Your Wilderness -- May 2012
Located near the intersection of the marine coastline, the warm semiarid desert of Southern California, and the cooler, wetter central regions of the state, the Los Padres National Forest forms one of the richest ecosystems in the world—attracting more than 1.8 million visitors a year. In fact, the Los Padres is one of the most heavily visited national forests in the country, drawing tourists from all over the world who come to enjoy the wide array of recreational opportunities that the rugged coastal mountains offer, including hiking, backpacking, camping, horseback riding, hunting, angling, kayaking, and mountain biking.
Extending nearly 220 miles along the coast, the Los Padres National Forest is California’s second-largest national forest and forms the natural backdrop to Santa Barbara, Ventura, San Luis Obispo, Monterey, and Kern counties. The forest contains 10 wilderness areas, totaling 876,000 acres, and 84 miles of wild and scenic rivers, providing freshwater for the surrounding coastal communities.
The blend of northern and southern climates creates a unique and diverse ecosystem that provides habitat for some 468 species of wildlife and more than 1,200 plant species. Of those, more than 90 are at risk of extinction, including the San Joaquin kit fox, steelhead trout, California spotted owl, Smith’s blue butterfly, arroyo toad and the California jewelflower. The most famous is the California condor.
The largest bird in North America, the California condor has a wingspan of up to 9.5 feet. In the 1980s, the population of this bird reached a perilously low number—only nine left in the wild, despite efforts to establish sanctuaries. Today, while still seriously endangered, there are more than 150 condors in the wild and about the same number in captivity. The Los Padres is the primary reintroduction site in California. The Sisquoc Sanctuary in the San Rafael Wilderness and the Sespe Condor Sanctuary in Ventura County provide the birds with inaccessible, high rocky cliffs, so they can roost, nest, hunt, and bathe free from human contact.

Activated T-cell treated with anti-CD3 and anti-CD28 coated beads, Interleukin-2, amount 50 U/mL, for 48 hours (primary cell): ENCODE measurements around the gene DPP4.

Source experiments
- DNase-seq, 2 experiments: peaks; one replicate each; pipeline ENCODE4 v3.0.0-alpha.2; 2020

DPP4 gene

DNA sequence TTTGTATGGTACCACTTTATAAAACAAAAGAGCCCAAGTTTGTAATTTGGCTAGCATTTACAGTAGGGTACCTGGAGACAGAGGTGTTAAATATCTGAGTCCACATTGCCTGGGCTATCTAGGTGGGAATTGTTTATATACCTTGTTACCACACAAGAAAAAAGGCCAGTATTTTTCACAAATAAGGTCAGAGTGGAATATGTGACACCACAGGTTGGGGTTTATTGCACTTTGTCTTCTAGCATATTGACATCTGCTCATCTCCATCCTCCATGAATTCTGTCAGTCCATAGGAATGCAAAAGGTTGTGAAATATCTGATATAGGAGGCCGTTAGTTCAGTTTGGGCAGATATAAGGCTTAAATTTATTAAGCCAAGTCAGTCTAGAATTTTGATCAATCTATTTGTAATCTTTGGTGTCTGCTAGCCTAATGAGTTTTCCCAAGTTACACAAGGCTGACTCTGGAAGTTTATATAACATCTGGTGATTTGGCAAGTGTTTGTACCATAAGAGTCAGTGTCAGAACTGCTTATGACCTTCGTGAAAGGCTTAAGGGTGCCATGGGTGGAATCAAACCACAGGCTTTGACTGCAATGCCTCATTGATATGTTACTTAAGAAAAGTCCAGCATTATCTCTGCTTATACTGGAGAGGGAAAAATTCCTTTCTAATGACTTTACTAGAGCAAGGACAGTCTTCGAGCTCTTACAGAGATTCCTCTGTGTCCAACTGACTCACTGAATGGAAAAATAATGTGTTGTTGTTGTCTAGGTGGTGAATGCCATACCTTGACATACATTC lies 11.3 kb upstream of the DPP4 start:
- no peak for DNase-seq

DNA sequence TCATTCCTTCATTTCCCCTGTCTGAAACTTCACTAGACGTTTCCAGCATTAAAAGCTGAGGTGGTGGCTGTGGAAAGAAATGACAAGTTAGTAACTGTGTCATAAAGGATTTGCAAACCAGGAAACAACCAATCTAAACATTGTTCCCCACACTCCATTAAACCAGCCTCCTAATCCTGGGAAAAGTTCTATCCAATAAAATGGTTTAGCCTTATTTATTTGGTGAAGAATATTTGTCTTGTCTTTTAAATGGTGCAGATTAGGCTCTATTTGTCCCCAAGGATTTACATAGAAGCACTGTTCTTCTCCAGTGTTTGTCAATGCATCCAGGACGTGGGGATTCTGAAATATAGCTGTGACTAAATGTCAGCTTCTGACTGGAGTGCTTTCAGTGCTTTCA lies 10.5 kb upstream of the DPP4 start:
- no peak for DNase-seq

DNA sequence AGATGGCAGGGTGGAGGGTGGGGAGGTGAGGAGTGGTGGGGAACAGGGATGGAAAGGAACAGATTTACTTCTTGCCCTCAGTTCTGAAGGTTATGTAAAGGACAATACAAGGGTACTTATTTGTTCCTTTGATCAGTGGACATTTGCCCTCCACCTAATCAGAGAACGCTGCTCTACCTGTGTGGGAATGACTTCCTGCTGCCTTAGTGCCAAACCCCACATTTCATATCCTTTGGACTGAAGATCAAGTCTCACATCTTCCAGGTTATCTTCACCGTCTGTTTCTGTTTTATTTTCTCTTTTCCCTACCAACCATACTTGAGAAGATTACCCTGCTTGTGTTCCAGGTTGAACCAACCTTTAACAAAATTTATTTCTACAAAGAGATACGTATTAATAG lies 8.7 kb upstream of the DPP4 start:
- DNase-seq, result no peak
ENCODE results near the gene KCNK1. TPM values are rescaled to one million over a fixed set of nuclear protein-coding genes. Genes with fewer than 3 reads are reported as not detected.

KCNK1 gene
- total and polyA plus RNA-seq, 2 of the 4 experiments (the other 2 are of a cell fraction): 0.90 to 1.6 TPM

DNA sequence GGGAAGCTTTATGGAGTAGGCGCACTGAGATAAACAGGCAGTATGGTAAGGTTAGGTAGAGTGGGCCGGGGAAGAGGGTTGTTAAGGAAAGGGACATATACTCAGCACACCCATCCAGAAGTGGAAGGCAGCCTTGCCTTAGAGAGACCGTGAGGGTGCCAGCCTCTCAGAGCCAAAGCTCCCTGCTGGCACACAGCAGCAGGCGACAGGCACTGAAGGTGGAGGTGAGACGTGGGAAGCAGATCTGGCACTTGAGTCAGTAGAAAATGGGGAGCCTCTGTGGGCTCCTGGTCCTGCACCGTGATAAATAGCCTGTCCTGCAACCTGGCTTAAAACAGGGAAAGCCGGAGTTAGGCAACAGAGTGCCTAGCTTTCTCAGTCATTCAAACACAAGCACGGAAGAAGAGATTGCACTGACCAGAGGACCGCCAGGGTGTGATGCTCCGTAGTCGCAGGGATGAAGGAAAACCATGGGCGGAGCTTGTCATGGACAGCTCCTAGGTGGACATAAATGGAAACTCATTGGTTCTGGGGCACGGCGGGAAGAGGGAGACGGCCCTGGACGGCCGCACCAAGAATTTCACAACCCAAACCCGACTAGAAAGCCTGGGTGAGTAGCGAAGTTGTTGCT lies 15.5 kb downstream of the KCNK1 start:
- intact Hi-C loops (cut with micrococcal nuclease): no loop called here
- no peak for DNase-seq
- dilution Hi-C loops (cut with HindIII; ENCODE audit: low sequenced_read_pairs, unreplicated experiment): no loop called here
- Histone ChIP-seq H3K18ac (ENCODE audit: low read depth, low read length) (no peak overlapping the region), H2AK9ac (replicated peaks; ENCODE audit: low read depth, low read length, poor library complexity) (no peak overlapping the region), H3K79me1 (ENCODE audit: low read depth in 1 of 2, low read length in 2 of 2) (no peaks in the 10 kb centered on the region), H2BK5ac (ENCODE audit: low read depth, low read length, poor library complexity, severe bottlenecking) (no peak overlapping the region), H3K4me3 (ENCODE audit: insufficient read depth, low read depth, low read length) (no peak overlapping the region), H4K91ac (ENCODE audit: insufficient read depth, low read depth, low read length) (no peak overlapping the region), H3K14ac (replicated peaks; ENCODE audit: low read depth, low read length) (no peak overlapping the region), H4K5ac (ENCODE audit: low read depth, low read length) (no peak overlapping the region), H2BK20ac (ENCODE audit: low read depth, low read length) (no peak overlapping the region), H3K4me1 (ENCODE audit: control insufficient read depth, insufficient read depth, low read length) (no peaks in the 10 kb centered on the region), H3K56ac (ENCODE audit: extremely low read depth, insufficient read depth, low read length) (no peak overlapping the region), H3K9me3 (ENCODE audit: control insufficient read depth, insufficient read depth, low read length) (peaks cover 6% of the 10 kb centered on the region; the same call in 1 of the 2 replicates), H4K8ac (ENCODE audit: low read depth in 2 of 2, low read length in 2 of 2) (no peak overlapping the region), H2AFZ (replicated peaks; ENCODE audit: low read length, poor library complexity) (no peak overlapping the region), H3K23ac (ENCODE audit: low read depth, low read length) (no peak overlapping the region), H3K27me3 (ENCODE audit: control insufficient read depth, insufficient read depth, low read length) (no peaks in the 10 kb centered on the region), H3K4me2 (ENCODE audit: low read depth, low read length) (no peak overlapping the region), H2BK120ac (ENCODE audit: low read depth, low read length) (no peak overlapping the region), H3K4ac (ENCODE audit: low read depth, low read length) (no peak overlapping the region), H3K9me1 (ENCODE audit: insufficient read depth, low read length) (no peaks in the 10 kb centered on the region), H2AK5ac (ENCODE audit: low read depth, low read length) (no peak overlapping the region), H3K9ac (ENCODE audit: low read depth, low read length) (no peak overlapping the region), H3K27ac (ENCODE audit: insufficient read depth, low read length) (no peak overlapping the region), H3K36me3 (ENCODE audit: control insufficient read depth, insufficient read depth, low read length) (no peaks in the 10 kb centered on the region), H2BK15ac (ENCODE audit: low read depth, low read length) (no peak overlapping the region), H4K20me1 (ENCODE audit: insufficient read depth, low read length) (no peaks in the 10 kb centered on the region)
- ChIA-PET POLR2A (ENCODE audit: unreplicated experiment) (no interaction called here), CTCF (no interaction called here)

While public access to the sanctuaries is restricted, condors can still be seen at a number of places, including the observation site at the summit of nearby Mount Pinos. A short hike leads to this lookout, where the condors can be seen from June to October. (Directions to the Mount Pinos Condor Observation Site)
Despite Los Padres’ distinctive environment, diverse wildlife habitat, and outstanding recreational opportunities, the forest is under increasing pressure from surrounding development. Oil drilling occurs on 15,000 acres of the forest near some of the most sensitive areas, such as the Sespe Condor Sanctuary, and active proposals for more commercial development are being considered. In addition to oil and gas drilling, other threats such as livestock overgrazing, off-road-vehicle use, and mining are having significant impacts on wildlife, water, and wild lands.
In March, Rep. Elton Gallegly (R-Calif.) introduced legislation to preserve some 66,000 acres of wild public land in the Los Padres. The Los Padres Conservation and Recreation Act of 2012 (H.R. 4109) would expand the current boundaries of the Matilija, Dick Smith, and Sespe wilderness areas. It would also establish the 18,250-acre Condor Ridge Scenic Area, which overlooks the crest of the Gaviota Coast in Santa Barbara County and protect more than 74 miles of wild and scenic rivers. Developed over three years with stakeholders in California, the legislation “protects the recreational activities of forest users as well as the pristine parts of the forest,” Gallegly said. The bill is awaiting a hearing in the House Natural Resources Committee.
Local stakeholders and Californians from across the state have worked tirelessly to add to the forest’s rich wilderness legacy and will continue to strive to protect the Los Padres National Forest’s recreational opportunities, clean water, and habitat for hundreds of plant and wildlife species for future generations to enjoy.